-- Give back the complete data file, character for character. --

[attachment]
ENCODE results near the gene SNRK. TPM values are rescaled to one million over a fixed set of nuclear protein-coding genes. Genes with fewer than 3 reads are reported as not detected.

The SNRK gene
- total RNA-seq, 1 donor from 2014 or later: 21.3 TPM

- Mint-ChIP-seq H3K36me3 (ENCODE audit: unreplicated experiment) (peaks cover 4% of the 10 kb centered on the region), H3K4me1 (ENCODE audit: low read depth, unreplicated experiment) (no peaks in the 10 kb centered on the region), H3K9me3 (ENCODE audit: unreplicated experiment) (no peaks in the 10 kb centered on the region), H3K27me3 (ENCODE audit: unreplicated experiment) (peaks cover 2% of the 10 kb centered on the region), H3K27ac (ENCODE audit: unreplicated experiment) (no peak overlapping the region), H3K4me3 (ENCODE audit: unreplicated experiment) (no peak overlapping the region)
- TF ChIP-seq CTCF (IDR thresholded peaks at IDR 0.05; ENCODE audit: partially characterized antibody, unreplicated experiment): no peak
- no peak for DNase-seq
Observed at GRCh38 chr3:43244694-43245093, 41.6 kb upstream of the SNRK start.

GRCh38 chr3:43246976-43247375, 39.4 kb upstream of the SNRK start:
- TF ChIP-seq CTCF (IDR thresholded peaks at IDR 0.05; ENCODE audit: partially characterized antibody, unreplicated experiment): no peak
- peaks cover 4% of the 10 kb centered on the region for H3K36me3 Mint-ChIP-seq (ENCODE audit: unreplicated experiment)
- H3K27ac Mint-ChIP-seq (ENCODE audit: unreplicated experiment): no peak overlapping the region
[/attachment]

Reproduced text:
ENCODE results near the gene SNRK. TPM values are rescaled to one million over a fixed set of nuclear protein-coding genes. Genes with fewer than 3 reads are reported as not detected.

The SNRK gene
- total RNA-seq, 1 donor from 2014 or later: 21.3 TPM

- Mint-ChIP-seq H3K36me3 (ENCODE audit: unreplicated experiment) (peaks cover 4% of the 10 kb centered on the region), H3K4me1 (ENCODE audit: low read depth, unreplicated experiment) (no peaks in the 10 kb centered on the region), H3K9me3 (ENCODE audit: unreplicated experiment) (no peaks in the 10 kb centered on the region), H3K27me3 (ENCODE audit: unreplicated experiment) (peaks cover 2% of the 10 kb centered on the region), H3K27ac (ENCODE audit: unreplicated experiment) (no peak overlapping the region), H3K4me3 (ENCODE audit: unreplicated experiment) (no peak overlapping the region)
- TF ChIP-seq CTCF (IDR thresholded peaks at IDR 0.05; ENCODE audit: partially characterized antibody, unreplicated experiment): no peak
- no peak for DNase-seq
Observed at GRCh38 chr3:43244694-43245093, 41.6 kb upstream of the SNRK start.

GRCh38 chr3:43246976-43247375, 39.4 kb upstream of the SNRK start:
- TF ChIP-seq CTCF (IDR thresholded peaks at IDR 0.05; ENCODE audit: partially characterized antibody, unreplicated experiment): no peak
- peaks cover 4% of the 10 kb centered on the region for H3K36me3 Mint-ChIP-seq (ENCODE audit: unreplicated experiment)
- H3K27ac Mint-ChIP-seq (ENCODE audit: unreplicated experiment): no peak overlapping the region